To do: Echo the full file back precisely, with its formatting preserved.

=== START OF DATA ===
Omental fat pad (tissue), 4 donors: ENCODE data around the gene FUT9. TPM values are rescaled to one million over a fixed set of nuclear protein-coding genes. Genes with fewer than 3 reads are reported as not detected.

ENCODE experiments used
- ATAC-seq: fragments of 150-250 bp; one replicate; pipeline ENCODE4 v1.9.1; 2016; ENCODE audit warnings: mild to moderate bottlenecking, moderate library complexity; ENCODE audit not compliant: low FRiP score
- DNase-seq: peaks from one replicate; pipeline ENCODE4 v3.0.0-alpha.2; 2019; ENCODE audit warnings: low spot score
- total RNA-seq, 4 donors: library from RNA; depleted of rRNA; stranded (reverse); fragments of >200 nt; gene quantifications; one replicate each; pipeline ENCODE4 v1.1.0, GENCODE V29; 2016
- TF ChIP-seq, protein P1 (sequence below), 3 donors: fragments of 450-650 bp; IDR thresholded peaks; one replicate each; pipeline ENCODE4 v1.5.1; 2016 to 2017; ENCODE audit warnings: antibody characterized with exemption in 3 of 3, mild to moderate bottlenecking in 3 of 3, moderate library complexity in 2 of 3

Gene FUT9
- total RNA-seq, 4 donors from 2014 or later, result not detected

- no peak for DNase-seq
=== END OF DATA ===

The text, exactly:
Omental fat pad (tissue), 4 donors: ENCODE data around the gene FUT9. TPM values are rescaled to one million over a fixed set of nuclear protein-coding genes. Genes with fewer than 3 reads are reported as not detected.

ENCODE experiments used
- ATAC-seq: fragments of 150-250 bp; one replicate; pipeline ENCODE4 v1.9.1; 2016; ENCODE audit warnings: mild to moderate bottlenecking, moderate library complexity; ENCODE audit not compliant: low FRiP score
- DNase-seq: peaks from one replicate; pipeline ENCODE4 v3.0.0-alpha.2; 2019; ENCODE audit warnings: low spot score
- total RNA-seq, 4 donors: library from RNA; depleted of rRNA; stranded (reverse); fragments of >200 nt; gene quantifications; one replicate each; pipeline ENCODE4 v1.1.0, GENCODE V29; 2016
- TF ChIP-seq, protein P1 (sequence below), 3 donors: fragments of 450-650 bp; IDR thresholded peaks; one replicate each; pipeline ENCODE4 v1.5.1; 2016 to 2017; ENCODE audit warnings: antibody characterized with exemption in 3 of 3, mild to moderate bottlenecking in 3 of 3, moderate library complexity in 2 of 3

Gene FUT9
- total RNA-seq, 4 donors from 2014 or later, result not detected

- no peak for DNase-seq